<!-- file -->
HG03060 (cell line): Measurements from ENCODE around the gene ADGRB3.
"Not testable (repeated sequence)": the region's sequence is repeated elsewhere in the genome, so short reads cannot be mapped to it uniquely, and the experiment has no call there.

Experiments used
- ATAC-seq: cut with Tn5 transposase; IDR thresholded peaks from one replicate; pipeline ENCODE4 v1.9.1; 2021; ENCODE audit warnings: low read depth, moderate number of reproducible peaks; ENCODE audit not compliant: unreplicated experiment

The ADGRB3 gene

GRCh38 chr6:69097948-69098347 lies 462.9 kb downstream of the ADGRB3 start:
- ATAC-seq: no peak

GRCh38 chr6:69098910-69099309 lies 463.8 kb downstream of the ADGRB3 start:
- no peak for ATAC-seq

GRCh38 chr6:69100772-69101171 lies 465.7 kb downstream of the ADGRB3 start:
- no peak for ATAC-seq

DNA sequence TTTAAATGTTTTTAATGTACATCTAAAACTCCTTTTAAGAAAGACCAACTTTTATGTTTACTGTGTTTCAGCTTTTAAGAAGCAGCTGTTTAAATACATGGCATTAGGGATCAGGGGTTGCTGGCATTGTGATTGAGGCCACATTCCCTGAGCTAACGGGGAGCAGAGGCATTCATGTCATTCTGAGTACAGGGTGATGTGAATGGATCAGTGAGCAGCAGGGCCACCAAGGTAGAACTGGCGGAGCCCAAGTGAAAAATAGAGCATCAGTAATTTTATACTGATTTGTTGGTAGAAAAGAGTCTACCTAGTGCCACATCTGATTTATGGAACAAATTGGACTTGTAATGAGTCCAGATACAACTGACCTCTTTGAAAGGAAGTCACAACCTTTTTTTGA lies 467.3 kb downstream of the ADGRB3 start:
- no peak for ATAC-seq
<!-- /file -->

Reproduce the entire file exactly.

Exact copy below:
HG03060 (cell line): Measurements from ENCODE around the gene ADGRB3.
"Not testable (repeated sequence)": the region's sequence is repeated elsewhere in the genome, so short reads cannot be mapped to it uniquely, and the experiment has no call there.

Experiments used
- ATAC-seq: cut with Tn5 transposase; IDR thresholded peaks from one replicate; pipeline ENCODE4 v1.9.1; 2021; ENCODE audit warnings: low read depth, moderate number of reproducible peaks; ENCODE audit not compliant: unreplicated experiment

The ADGRB3 gene

GRCh38 chr6:69097948-69098347 lies 462.9 kb downstream of the ADGRB3 start:
- ATAC-seq: no peak

GRCh38 chr6:69098910-69099309 lies 463.8 kb downstream of the ADGRB3 start:
- no peak for ATAC-seq

GRCh38 chr6:69100772-69101171 lies 465.7 kb downstream of the ADGRB3 start:
- no peak for ATAC-seq

DNA sequence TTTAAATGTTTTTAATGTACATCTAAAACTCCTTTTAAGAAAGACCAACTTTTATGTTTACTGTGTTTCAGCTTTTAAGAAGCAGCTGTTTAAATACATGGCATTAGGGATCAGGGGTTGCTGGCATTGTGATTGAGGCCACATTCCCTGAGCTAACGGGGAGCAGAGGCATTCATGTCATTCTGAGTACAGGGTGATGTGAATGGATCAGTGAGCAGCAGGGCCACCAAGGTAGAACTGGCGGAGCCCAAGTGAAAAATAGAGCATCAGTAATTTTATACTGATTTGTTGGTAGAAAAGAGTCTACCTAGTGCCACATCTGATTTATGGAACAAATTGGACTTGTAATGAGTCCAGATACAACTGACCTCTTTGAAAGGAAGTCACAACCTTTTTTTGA lies 467.3 kb downstream of the ADGRB3 start:
- no peak for ATAC-seq